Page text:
Having met the virescent green metallic bee for the first time this past summer working with Aaron Anderson on his native plants study at the North Willamette Research and Extension Center, I was curious to see which plants selected for the study had been previously identified as providing forage for the bee. From our list, the common sunflower (Helianthus annuus), yarrow (Achillea millefolium), showy milkweed (Asclepias speciosa), Douglas aster, (Symphyotrichum subspicatus), common camas (Camassia leichtlinii), wild strawberry (Fragraria vesca), Oregon iris (Iris tenax), sedum (Sedum oregonense), and goldenrod (Solidago canadensis) all make the cut (3).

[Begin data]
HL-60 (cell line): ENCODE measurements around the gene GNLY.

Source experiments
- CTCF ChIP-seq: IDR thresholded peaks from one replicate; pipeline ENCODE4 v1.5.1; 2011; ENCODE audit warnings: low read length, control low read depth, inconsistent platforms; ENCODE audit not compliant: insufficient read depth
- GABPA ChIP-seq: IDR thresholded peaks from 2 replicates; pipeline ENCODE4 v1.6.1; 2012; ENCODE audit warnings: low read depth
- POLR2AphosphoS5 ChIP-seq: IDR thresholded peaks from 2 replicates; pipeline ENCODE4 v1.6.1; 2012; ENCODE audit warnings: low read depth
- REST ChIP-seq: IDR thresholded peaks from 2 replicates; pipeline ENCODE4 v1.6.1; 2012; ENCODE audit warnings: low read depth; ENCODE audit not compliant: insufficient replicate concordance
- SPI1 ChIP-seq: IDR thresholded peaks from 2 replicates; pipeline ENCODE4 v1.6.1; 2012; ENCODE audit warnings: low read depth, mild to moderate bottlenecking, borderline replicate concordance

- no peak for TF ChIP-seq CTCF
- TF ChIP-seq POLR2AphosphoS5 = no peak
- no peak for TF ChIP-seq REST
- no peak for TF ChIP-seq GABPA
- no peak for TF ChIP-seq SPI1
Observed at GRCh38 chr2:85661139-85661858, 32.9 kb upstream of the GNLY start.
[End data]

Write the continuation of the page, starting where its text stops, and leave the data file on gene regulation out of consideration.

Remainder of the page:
Flowers are important for these bees for more than just food, however; as they also provide a rather scenic backdrop for the crucial business of mating. While female bees will return to the nest after emerging from the incubator cells in the spring, the male bees spend their days foraging, mating, and sleeping out in the cold, eventually dying at the end of the season (4). The females are the real beneficiaries of the underground nests, returning here to hibernate and lay their own eggs, and sharing in the joint responsibilities of guarding and maintaining the tunnels (4).